Isaiah 55:6-9,
Psalm 145,
Philippians 1:20-24,27,
Matthew 20:1-16

“Let us make God in our own image…” No, wait a minute, that’s not how it goes! It is, in fact, the other way around. But so often our tendency is to think of God in our human terms and categories. The readings today highlight this point with great clarity: God defies human reasoning with his mysterious mercy.


Our first reading is a beautiful passage about seeking the Lord and turning to him for mercy. “For my thoughts are not your thoughts, nor are my ways your ways, says the Lord.” We frequently hear this quoted but I wonder how often we realize that it refers to God’s infinite mercy, which is far, far beyond our human conceptions. Let us not miss the point, however, that we must seek the Lord “while he may be found,” and call upon him “while he is near.” The door of mercy is open while we have life and breath, but obviously life on earth will end and we will have to come before the Lord and give an account of our stewardship. The Responsorial Psalm reinforces the closeness of God’s mercy to all who invoke him.


Have you ever heard an argument about today’s gospel of the workers hired at different times during the workday? I have. Invariably, there are those who don’t get the point of the parable and vigorously maintain that there is just something unfair about giving those workers hired at 5:00 p.m. the same pay as those who had been working since dawn.  But the “pay” is eternal salvation and life with the Lord in heaven. No one really earns or deserves  this; it is a free gift, based on the saving death and resurrection of the Lord Jesus. Some receive this gift early in life and never forfeit it. Others might stray from the Lord but then return, like the Prodigal Son, later in life – perhaps even on their deathbed! The story is all about God’s generosity and mercy – far above our human reasoning and calculation.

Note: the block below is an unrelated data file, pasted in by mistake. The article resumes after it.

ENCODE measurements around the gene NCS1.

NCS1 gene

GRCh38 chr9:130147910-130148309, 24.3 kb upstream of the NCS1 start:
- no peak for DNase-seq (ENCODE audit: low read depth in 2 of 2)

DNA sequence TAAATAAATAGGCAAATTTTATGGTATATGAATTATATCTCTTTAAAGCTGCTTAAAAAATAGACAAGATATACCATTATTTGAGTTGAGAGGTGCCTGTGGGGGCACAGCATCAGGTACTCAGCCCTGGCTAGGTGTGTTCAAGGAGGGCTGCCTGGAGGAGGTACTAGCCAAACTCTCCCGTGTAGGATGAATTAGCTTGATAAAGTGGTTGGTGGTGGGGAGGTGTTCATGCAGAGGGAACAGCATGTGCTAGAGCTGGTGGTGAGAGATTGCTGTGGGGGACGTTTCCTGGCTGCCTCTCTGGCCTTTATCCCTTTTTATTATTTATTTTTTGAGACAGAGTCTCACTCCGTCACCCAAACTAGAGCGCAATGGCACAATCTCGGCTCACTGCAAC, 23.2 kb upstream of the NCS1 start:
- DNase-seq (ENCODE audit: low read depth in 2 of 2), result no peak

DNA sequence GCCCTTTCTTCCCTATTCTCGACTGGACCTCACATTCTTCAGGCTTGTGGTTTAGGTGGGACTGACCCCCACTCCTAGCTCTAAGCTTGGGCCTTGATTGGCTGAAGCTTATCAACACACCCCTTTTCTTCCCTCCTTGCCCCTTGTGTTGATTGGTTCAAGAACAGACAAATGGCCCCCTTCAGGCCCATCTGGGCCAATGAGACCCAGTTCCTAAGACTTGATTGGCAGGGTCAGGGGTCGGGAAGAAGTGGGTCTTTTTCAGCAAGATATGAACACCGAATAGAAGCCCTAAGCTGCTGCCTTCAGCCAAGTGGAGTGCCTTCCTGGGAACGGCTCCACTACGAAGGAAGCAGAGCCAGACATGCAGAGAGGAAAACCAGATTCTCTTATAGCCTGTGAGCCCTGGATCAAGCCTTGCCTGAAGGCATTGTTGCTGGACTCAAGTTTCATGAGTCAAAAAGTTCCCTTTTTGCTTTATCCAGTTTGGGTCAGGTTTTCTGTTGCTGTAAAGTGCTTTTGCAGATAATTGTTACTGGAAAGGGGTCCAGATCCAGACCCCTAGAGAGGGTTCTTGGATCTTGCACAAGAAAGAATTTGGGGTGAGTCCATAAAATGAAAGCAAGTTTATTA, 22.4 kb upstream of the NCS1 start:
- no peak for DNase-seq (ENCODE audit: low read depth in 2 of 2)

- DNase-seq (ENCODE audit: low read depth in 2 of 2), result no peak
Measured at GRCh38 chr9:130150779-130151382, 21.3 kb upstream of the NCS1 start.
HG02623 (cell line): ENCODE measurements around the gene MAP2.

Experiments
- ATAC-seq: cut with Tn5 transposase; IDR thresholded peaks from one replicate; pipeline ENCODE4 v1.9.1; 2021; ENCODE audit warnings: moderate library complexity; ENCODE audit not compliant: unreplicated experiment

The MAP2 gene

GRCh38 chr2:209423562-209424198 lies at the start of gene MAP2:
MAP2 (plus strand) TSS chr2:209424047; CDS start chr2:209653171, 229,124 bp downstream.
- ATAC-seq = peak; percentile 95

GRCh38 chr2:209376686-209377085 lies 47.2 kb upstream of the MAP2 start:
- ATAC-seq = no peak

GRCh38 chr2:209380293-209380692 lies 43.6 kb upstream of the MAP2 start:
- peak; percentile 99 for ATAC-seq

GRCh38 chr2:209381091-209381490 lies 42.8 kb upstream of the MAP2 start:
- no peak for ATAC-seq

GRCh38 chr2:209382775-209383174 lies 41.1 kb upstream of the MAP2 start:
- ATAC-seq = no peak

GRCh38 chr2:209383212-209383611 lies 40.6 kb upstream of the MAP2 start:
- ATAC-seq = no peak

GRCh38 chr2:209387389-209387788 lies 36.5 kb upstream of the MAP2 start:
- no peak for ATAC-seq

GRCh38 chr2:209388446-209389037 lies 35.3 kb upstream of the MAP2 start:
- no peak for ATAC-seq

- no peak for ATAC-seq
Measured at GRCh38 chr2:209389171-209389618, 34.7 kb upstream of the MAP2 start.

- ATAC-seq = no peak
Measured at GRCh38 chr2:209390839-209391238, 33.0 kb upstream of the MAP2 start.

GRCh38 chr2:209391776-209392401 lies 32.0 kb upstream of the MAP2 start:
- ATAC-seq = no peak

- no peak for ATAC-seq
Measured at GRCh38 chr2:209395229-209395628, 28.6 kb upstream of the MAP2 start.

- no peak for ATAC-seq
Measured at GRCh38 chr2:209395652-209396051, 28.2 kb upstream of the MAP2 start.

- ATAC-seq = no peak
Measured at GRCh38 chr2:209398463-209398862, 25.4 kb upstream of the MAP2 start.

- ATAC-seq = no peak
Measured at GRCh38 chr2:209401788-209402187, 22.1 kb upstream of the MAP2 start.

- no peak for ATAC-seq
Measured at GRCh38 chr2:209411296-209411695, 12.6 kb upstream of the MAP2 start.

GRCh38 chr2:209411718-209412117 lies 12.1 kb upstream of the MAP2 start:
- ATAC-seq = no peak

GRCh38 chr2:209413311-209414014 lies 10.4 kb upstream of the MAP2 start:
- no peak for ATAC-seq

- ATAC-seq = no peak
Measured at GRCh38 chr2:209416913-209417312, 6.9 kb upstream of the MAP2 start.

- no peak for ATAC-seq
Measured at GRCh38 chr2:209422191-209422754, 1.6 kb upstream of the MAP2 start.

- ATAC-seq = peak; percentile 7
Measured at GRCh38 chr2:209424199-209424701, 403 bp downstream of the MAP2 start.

“For to me life is Christ, and death is gain.” I can’t read this passage without thinking of Fr. Emile Lafranz, who quoted it often in the month before he passed over to the Lord. He identified with St. Paul who said, “I long to depart this life and be with Christ.” We are here to get out of here, as Bishop David Toups has reminded us. “Only conduct yourselves in a way worthy of the gospel of Christ.”


We have to be continually  reminded of a very basic fact: God is God and we are not! His ways and thoughts are infinitely high above our human ways and thoughts. He doesn’t request or require our advice or counsel. I have often mused on the fact that God isn’t “democratic” in the way that we commonly use the term. God doesn’t depend on polls or focus groups to determine policy. “God is good to all and his tender mercies are over all his works” (Psalm 145:9). And we can all thank God for that!

Al Mansfield